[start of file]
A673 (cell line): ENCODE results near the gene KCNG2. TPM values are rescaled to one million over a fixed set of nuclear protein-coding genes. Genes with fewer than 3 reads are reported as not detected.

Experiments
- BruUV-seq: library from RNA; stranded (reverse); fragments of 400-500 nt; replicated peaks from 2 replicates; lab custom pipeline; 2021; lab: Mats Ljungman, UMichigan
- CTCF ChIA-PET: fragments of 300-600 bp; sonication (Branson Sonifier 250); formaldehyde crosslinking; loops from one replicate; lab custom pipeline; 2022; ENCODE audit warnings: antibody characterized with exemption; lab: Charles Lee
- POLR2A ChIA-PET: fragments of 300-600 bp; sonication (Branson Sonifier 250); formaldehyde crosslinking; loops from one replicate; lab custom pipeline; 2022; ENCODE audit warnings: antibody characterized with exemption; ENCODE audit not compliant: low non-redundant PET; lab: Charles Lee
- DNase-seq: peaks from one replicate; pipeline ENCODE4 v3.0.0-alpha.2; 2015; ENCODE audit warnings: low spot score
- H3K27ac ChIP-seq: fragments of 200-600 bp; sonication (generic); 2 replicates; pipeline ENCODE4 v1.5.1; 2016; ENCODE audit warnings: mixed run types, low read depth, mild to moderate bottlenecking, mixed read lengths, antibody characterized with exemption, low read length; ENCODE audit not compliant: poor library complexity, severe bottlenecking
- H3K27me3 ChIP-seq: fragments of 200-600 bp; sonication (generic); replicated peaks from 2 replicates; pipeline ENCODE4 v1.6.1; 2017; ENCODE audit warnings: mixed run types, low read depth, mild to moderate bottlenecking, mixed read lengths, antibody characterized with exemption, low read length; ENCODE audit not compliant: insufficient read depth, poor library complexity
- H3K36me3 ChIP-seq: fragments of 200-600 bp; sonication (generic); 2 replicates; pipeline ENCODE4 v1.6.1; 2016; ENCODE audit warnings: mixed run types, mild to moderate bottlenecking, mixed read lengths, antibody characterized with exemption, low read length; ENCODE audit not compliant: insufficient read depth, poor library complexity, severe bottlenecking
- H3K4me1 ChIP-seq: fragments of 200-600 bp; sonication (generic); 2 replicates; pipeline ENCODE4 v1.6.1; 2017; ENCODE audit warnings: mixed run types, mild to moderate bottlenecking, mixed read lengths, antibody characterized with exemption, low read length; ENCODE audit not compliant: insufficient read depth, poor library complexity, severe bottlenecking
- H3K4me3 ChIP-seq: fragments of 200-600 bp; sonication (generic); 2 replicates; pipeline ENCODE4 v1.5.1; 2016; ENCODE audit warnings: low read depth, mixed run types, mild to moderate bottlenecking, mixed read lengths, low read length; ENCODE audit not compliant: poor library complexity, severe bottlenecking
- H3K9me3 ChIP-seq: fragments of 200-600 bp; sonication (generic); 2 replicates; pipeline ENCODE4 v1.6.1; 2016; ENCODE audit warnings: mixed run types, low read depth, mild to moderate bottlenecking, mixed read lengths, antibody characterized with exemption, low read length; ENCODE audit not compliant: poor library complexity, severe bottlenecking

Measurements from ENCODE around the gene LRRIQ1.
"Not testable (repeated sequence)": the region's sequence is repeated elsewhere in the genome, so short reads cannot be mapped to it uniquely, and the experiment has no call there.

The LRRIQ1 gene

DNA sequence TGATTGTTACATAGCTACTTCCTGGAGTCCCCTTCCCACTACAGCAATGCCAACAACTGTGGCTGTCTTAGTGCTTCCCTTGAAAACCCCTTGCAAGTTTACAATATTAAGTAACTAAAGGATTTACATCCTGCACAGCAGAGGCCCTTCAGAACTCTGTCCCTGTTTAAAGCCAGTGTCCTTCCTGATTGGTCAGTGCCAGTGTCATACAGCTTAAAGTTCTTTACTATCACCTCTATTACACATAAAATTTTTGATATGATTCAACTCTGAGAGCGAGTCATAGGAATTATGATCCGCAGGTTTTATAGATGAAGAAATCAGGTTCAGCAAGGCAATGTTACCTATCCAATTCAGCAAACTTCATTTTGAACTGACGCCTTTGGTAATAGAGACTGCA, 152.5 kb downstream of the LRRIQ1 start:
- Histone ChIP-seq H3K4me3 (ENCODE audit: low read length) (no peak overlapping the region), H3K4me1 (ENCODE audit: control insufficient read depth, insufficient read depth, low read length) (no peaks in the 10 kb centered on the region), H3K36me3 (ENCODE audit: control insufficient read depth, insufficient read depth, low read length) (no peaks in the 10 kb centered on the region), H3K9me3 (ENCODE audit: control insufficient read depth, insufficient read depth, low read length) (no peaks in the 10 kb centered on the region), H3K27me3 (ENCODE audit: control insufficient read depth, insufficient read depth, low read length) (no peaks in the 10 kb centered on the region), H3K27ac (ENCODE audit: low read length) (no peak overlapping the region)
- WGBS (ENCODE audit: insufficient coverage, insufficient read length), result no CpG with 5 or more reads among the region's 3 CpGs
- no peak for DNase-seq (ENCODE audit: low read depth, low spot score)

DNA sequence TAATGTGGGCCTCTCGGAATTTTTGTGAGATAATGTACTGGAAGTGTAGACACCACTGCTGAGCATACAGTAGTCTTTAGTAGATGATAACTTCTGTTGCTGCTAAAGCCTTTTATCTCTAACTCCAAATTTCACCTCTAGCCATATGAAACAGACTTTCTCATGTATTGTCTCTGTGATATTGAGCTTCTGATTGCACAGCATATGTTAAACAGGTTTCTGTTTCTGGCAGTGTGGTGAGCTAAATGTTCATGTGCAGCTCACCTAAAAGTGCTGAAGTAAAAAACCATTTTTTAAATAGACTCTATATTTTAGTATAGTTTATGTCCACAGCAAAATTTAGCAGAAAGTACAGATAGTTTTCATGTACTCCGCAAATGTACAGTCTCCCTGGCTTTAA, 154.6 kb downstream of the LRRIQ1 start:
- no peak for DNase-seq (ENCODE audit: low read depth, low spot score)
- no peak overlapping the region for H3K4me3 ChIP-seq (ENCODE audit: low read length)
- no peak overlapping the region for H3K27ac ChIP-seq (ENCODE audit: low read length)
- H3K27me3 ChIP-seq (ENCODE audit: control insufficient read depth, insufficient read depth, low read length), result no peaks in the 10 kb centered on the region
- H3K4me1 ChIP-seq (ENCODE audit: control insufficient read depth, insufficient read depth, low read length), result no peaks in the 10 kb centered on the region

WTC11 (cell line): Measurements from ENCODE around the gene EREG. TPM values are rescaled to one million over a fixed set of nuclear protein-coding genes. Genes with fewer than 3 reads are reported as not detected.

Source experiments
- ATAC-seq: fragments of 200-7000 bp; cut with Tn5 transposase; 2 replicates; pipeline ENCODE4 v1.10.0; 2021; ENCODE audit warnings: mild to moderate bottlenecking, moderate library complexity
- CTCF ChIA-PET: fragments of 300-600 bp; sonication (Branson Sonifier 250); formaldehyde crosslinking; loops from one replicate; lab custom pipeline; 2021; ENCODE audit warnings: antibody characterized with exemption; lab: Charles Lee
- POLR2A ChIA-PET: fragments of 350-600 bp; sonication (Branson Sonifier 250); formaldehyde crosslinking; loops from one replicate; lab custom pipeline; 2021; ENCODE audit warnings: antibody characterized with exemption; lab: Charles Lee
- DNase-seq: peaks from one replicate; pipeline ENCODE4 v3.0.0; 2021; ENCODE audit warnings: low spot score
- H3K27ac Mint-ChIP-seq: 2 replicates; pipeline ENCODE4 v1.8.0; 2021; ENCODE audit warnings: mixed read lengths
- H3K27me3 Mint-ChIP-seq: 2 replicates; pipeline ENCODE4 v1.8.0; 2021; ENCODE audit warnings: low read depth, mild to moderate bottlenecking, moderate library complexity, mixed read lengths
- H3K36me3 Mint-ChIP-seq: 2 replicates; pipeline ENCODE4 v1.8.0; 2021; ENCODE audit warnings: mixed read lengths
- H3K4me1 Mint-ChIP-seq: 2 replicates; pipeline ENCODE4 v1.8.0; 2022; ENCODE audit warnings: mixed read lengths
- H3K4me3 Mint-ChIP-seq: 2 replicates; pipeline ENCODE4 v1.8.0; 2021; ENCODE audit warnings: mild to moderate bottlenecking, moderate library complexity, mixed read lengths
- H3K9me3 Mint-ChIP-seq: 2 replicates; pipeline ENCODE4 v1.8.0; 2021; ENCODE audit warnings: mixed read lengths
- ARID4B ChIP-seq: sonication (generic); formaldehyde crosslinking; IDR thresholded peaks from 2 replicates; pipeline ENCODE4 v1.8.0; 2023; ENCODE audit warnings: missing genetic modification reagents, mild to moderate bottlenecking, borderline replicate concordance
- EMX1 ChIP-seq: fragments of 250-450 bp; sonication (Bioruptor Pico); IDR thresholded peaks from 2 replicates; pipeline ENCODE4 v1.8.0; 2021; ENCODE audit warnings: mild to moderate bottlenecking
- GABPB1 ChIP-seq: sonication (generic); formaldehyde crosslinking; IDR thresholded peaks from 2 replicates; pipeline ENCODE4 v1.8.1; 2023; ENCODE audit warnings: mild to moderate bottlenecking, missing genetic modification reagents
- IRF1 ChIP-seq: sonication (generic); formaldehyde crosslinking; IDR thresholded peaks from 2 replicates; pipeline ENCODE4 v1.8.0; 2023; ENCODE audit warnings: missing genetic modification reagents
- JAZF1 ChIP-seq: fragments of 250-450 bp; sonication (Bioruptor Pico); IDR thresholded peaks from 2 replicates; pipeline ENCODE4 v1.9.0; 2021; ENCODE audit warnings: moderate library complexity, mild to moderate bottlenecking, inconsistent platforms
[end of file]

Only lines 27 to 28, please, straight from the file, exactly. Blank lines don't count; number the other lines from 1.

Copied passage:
Source experiments
- ATAC-seq: fragments of 200-7000 bp; cut with Tn5 transposase; 2 replicates; pipeline ENCODE4 v1.10.0; 2021; ENCODE audit warnings: mild to moderate bottlenecking, moderate library complexity